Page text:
Finding a more accessible substitute didn’t always go well. Included in the exhibition is the rather sad example of Jan Jansz. Treck’s “Still Life with a Pewter Flagon and Two Ming Bowls” from 1651. Like many Dutch artists of his time, he tried out the glass-based smalt to detail those Ming bowls in iridescent blue. It didn’t last, and faded out to grey like the ashen color of a drained and sickly face. The same thing happened to his contemporaries who used smalt in their blue skies, making a whole stage of Dutch landscapes look like they were painted beneath the dreariest of weather.

Similarly, many of the egg-based temperas proved fugitive, leaving some stately figures like Masaccio’s “Saints Jerome and John the Baptist” from 1428-29 in pink robes instead of the original red-lake. Other experiments with color could even be hazardous. Rachel Ruysch in her 17th century “Flowers in a Vase” concocted realgar to make one bloom in the tangle of the bouquet orange. Realgar is an arsenic sulfide mineral, and when powdered can be toxic. Eventually, however, there was the mass produced Prussian blue, and then the synthetic cobalt blue so beloved by the Impressionists (although they weren’t totally home free, as the lead white they used was another toxic hazard). Artists now can go out and purchase a bottle of ultramarine paint (formerly made with lapis lazuli), and not have to pawn all their possessions.

Rachel Ruysch (1664 – 1750) Flowers in a Vase, about 1685 Oil on canvas The National Gallery, London. Bequeathed by Alan Evans, 1974 © The National Gallery, London

Rachel Ruysch, “Flowers in a Vase” (about 1685), Oil on canvas (© The National Gallery, London)

Making Colour isn’t the first undertaking to examine art in this way — there have also been books like Victoria Finlay’s Color: A Natural History of the Palette and the Pigment Compendium. This Friday the National Gallery is hosting a discussion with science writer Philip Ball on “The Invention of Colour,” going deeper into these details. However, it is unfortunate how rare exhibitions in major museums that scientifically look at art on this physical level are. No movement of art is totally dislodged from from its materials, and tracing their sources and experimentation can reveal how intricately linked art is with the economics and industry of its time.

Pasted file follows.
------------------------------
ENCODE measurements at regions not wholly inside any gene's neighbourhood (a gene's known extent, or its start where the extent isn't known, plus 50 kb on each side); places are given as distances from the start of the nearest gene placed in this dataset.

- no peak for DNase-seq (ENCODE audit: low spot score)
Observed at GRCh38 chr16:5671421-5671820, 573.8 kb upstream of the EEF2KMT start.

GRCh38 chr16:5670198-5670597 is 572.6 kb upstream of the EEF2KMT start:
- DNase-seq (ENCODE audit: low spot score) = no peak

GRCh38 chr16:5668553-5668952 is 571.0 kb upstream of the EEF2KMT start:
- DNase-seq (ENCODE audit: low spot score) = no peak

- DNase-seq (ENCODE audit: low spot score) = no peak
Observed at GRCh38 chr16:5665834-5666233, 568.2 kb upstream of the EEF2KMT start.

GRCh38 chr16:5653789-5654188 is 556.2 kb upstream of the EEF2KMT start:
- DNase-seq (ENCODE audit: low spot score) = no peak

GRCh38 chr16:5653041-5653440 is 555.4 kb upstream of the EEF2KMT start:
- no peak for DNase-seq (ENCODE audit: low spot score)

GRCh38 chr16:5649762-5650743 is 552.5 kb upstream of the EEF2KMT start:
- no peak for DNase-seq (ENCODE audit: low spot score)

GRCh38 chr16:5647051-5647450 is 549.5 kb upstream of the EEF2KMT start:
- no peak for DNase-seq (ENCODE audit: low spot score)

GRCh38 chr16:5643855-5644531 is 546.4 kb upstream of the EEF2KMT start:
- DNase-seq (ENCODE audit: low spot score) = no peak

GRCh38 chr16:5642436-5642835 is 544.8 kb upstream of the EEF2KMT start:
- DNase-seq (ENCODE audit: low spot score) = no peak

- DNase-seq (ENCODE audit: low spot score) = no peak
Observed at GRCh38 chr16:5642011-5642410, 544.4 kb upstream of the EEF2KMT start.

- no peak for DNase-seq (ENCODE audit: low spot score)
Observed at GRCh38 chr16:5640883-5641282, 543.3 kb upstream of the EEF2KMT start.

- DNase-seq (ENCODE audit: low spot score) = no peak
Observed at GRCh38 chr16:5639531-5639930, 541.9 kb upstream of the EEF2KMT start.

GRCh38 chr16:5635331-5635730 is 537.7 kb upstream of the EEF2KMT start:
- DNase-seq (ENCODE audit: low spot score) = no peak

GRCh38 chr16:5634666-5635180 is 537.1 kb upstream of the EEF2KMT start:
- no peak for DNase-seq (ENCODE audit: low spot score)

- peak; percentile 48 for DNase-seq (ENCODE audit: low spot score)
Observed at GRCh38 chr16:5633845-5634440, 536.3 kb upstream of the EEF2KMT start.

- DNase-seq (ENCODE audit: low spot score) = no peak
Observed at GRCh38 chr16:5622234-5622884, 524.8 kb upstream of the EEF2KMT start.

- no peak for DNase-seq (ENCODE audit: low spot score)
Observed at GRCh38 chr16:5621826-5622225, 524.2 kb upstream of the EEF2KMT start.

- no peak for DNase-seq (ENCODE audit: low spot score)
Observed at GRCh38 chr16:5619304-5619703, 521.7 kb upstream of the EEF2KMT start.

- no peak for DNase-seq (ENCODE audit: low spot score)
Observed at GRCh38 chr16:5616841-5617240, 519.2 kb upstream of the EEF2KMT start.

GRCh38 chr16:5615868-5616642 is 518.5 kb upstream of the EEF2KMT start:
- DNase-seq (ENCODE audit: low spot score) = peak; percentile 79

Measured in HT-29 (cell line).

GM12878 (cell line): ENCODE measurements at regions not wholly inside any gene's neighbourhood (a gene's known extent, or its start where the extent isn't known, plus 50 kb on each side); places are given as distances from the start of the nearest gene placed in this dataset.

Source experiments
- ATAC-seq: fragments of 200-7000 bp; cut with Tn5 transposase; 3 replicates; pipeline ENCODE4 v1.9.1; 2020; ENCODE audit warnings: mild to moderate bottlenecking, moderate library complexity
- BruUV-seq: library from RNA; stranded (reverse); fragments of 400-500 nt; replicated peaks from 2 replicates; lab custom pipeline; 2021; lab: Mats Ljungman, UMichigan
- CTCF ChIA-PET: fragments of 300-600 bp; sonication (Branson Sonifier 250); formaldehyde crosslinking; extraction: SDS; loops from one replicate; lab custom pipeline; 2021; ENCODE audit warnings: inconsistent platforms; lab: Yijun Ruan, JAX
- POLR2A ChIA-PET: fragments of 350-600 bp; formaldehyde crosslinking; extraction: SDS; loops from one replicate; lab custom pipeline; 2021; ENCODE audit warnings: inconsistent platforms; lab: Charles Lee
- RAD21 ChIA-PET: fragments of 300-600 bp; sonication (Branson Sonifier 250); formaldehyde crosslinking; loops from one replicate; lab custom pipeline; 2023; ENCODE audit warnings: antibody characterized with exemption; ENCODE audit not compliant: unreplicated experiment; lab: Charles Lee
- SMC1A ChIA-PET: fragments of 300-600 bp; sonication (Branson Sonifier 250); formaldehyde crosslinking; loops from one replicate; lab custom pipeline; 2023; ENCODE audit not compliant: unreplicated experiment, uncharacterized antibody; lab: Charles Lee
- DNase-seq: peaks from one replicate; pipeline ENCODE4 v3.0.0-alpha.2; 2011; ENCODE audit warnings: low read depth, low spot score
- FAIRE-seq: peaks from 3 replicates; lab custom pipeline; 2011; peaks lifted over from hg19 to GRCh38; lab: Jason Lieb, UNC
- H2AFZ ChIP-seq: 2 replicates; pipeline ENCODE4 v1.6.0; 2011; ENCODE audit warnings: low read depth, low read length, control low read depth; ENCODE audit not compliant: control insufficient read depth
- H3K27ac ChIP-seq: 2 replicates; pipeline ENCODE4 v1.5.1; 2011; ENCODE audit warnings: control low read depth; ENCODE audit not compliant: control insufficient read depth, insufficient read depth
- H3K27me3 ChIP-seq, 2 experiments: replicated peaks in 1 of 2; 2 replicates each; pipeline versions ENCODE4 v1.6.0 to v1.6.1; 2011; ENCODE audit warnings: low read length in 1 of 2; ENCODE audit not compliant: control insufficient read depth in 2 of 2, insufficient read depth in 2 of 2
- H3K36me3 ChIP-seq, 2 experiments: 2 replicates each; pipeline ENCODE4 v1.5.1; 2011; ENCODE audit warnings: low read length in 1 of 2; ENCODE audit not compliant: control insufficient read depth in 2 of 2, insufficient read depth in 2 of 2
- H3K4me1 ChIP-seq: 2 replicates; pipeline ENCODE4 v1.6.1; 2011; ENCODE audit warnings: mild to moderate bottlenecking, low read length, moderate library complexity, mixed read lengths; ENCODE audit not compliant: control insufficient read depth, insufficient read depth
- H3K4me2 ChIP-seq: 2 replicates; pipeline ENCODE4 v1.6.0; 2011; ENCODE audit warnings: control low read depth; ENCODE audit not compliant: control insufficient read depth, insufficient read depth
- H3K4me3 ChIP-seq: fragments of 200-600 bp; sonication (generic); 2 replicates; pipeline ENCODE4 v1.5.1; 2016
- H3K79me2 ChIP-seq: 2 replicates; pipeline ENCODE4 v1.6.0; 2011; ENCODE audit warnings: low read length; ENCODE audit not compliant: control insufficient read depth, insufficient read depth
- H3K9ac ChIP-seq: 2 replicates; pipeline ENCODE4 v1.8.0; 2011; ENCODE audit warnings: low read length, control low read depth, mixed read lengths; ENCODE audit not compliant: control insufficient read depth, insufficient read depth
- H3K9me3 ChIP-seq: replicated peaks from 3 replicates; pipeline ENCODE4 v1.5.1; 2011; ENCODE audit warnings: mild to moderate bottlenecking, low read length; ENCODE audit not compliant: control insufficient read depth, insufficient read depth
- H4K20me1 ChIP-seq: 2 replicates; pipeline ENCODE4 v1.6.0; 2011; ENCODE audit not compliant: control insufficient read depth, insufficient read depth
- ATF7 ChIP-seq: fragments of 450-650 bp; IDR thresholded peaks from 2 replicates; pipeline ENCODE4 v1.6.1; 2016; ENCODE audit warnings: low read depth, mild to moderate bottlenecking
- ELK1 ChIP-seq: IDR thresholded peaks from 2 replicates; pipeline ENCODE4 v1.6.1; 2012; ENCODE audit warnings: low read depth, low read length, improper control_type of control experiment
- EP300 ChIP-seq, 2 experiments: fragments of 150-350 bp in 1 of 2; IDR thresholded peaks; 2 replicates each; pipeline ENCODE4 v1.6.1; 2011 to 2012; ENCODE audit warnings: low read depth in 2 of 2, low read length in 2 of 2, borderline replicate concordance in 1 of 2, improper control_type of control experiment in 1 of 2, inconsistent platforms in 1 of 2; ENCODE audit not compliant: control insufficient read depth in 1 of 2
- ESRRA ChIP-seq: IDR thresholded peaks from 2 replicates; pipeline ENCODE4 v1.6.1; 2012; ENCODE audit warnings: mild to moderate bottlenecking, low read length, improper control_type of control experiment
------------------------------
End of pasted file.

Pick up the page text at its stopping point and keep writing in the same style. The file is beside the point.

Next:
Elisabeth Louise Vigée Le Brun Self Portrait in a Straw Hat after 1782 Oil on canvas 97.8 x 70.5 cm Credit Line: The National Gallery, London

Elisabeth Louise Vigée Le Brun, “Self Portrait in a Straw Hat” (after 1782), Oil on canvas, 97.8 x 70.5 cm (The National Gallery, London), showing the pigments available for the palette at the time

Thomas Gainsborough (1727 – 1788) The Painter’s Daughters chasing a Butterfly, probably about 1756 Oil on canvas The National Gallery, London. Henry Vaughan Bequest, 1900 © The National Gallery, London

Thomas Gainsborough, “The Painter’s Daughters chasing a Butterfly” (about 1756), Oil on canvas (© The National Gallery, London), the yellow of the girl’s dress made from lead-tin pigment

NG2967 Pierre Mignard The Marquise de Seignelay and Two of her Sons 1691 Oil on canvas 194.5 x 154.4 cm Credit Line: The National Gallery, London

Pierre Mignard, “The Marquise de Seignelay and Two of her Sons” (1691), Oil on canvas, 194.5 x 154.4 cm (The National Gallery, London), with the blue from lapis lazuli

Making Colour continues at the National Gallery (Trafalgar Square, London) through September 7.

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  • skywaterblue

    Sounds awesome. Ball’s book on this is great.